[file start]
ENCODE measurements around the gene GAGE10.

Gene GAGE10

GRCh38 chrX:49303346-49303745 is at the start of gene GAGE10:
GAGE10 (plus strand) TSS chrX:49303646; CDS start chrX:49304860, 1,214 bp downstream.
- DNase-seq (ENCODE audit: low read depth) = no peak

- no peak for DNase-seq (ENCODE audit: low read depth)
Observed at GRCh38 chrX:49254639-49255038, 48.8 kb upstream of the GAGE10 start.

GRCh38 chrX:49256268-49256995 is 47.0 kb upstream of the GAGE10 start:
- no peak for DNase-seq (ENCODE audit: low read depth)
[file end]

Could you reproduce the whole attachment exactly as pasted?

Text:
ENCODE measurements around the gene GAGE10.

Gene GAGE10

GRCh38 chrX:49303346-49303745 is at the start of gene GAGE10:
GAGE10 (plus strand) TSS chrX:49303646; CDS start chrX:49304860, 1,214 bp downstream.
- DNase-seq (ENCODE audit: low read depth) = no peak

- no peak for DNase-seq (ENCODE audit: low read depth)
Observed at GRCh38 chrX:49254639-49255038, 48.8 kb upstream of the GAGE10 start.

GRCh38 chrX:49256268-49256995 is 47.0 kb upstream of the GAGE10 start:
- no peak for DNase-seq (ENCODE audit: low read depth)